Foodservice Equipment & Supplies

OCT 2017

Foodservice Equipment & Supplies magazines is an industry resource connecting foodservice operators, equipment and supplies manufacturers and dealers, and facility design consultants.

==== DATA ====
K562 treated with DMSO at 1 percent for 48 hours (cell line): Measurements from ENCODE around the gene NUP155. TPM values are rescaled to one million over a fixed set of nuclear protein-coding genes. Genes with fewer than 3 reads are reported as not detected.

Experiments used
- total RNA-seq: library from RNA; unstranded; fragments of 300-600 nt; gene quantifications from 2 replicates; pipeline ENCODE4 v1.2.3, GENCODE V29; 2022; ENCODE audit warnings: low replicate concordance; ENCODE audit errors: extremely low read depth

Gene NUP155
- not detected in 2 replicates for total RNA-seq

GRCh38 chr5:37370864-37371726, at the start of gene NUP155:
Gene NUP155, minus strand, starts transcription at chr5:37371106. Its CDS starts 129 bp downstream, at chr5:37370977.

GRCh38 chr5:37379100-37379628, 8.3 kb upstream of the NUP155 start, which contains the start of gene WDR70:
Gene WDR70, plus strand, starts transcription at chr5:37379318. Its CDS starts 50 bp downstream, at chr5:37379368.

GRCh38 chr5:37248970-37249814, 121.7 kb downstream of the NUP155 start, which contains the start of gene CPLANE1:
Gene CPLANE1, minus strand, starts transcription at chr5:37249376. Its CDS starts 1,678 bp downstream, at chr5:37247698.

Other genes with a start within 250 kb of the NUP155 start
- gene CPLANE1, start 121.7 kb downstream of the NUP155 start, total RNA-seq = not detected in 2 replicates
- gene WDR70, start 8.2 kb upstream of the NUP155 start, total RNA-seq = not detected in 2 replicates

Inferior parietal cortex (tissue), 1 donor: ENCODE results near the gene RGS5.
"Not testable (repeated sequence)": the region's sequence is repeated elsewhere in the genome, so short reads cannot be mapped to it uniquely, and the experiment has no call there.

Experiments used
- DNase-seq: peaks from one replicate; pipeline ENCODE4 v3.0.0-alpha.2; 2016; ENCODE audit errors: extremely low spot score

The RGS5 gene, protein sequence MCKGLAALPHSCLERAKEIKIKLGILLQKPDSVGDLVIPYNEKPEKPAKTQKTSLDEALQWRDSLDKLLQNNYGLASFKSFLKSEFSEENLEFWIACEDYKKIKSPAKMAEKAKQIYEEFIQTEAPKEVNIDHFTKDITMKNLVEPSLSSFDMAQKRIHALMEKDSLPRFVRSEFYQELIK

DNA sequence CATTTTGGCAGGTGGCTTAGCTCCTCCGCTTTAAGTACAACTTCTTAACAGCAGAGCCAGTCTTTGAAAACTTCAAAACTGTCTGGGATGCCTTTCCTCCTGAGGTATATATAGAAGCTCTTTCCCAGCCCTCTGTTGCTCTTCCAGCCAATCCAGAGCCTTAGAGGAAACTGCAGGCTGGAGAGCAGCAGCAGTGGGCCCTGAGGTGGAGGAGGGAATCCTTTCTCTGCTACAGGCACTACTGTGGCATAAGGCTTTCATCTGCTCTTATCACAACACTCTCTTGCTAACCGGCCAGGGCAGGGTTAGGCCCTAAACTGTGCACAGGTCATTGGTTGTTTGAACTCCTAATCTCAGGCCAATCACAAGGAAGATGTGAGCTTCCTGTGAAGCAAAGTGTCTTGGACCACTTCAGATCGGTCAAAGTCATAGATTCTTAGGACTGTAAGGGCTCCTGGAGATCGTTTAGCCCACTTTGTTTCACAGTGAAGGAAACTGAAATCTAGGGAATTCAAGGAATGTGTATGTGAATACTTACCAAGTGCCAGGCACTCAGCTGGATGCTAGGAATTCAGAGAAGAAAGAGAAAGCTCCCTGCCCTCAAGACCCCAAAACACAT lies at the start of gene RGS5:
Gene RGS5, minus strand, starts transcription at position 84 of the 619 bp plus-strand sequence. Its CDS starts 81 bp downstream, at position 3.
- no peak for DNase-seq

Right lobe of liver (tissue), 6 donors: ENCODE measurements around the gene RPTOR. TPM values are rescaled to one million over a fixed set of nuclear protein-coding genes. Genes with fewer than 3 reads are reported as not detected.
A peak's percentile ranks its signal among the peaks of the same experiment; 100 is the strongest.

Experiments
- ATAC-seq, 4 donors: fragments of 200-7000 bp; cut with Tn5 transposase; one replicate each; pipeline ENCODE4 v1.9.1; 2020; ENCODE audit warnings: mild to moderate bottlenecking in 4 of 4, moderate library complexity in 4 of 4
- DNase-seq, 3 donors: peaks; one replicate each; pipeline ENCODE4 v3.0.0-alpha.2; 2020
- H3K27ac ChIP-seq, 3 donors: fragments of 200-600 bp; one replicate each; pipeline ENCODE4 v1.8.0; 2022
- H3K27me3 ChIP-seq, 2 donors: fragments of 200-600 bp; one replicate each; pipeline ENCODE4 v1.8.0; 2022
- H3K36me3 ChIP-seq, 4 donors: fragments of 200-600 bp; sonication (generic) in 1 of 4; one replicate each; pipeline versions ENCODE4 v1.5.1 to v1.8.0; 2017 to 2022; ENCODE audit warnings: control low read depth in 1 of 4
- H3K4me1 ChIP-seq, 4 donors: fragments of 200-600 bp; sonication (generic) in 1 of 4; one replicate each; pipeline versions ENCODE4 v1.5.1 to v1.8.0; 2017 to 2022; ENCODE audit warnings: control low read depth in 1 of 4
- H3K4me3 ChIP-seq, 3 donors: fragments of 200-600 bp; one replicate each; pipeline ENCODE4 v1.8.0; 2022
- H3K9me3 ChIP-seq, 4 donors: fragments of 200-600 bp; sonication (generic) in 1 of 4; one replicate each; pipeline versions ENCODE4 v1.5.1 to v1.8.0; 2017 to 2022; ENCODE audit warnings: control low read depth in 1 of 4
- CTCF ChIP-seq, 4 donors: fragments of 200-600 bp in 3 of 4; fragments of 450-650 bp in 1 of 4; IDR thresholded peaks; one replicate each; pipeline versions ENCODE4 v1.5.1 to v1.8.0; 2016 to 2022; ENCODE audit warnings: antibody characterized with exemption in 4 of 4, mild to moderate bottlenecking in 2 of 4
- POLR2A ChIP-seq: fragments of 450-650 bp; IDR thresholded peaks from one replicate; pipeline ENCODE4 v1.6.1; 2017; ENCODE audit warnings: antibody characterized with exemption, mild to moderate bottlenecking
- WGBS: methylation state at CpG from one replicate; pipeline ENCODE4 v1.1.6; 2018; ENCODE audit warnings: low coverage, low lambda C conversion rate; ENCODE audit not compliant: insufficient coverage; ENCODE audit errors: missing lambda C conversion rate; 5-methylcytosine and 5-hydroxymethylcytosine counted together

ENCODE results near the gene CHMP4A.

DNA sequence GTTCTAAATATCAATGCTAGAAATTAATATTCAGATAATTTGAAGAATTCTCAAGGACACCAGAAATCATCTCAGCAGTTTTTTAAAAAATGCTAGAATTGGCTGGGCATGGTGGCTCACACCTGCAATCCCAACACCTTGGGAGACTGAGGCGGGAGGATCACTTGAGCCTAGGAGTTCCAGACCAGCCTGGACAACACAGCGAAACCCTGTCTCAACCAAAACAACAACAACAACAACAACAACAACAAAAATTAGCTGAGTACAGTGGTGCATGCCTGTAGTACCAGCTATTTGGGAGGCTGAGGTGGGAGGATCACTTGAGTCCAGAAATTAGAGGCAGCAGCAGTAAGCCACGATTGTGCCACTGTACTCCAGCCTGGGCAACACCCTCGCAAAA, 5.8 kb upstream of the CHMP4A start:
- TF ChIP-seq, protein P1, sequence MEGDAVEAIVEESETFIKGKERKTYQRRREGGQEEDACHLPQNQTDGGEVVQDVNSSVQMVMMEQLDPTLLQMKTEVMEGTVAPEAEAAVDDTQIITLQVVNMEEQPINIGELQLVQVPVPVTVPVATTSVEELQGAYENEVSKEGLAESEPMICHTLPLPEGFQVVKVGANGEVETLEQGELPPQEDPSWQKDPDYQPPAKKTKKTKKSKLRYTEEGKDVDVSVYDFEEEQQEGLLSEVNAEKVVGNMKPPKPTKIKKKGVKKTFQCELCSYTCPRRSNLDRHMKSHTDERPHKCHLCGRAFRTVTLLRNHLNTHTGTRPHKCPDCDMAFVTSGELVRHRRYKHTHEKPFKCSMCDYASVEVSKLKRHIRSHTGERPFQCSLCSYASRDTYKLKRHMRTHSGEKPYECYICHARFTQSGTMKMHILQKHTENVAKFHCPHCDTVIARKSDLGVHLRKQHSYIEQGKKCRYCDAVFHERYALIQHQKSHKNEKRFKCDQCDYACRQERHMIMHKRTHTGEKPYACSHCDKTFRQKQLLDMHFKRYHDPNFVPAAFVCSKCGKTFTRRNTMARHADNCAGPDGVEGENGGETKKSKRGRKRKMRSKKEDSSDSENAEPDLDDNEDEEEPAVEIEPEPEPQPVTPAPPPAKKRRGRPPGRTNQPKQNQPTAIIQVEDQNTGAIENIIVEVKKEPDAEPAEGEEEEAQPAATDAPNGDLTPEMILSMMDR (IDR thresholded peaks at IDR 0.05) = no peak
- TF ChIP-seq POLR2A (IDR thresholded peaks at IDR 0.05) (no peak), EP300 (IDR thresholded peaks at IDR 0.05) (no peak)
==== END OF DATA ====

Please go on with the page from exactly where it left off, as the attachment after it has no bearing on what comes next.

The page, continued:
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34 • FOODSERVICE EQUIPMENT & SUPPLIES • OCTOBER 2017 the counter." The food prep area features two lines, one of which faces guests while the other faces away. The line facing guests consists of three separate workstations, Goodman says. At the first workstation, a staff member assembles the meat and cheese for each sandwich; at the second, a staff member dresses the sub roll with condiments and produce. At the final station, the sandwich is finished off. The prep line at the back wall has two workstations, one for slicing and toasting the bread and one to steam the completed sandwich. Refrigerated make tables in flexible sizes help Firehouse Subs work around the chain's sometimes-tight floor plans, Goodman says. "The make tables come in 2-foot, 4-foot, 6-foot — even up to 8-foot sections," he says. "At minimum we're looking for at least a 6-foot refrigerated make table. That's tight, but in smaller environments we can get by with it. Ideally, we would like to see at least 8 feet of line. I've seen 10 feet; I've even seen 16 feet." Perhaps somewhat surprisingly, "the kitchen design flow has not changed much in our 20-year-plus history," says Goodman. "One thing changed about seven years ago. The meat and cheese assembly was in the middle and the first station was the dressing of the bread. It was actually a suggestion from the field to try swapping the two, and the line became more efficient." New product introductions can have a major impact on the smaller restaurants, according to Goodman. That can mean dropping back to smaller-sized pans in the make tables. "If you're one of those [opera- tions] with the 6-foot table and we intro- duce a new product, you're going to have to use more 1 / 9 -size pans or store some stuff underneath for the less frequently ordered sandwiches. That's part of the challenge my team has. Let's take the worst-case scenario, and how would you recommend the make table be set up?" Goodman says that the design of future Firehouse Subs restaurants will adjust to suit changing consumer patterns, most notably the increase in off-premise ordering and eating. "That's been a big shift over the past five years," he says. "Whether it's third-party delivery, internal delivery or online ordering, we're seeing fewer people dining in our din- ing room and more people taking it to go. As we look to build the Firehouse Subs of the future, we're going to keep that in mind." No matter how the front of the house may evolve, Goodman says there's one es- sential ingredient for a good back-of-the- house workstation: "Ergonomic layout. In a perfect world, I'd like to be able to put somebody in one spot and they can do everything without moving," he says. "It's all about getting that food out. Shaving steps is shaving seconds." FE&S SALES & SUPPORT: 866.452.8324 AQNET.COM The leading online catalog and sales solution for foodservice equipment and supplies professionals. New Look. Same Trusted Data. Intuitive, visual design simplifies your search Interactive navigation helps refine your results "Key attribute" filtering compares products easier But we'll keep the old look around, too – you can shift views as you like. You'll have a new way of looking at AQ! WORKSTATIONS THAT WORK

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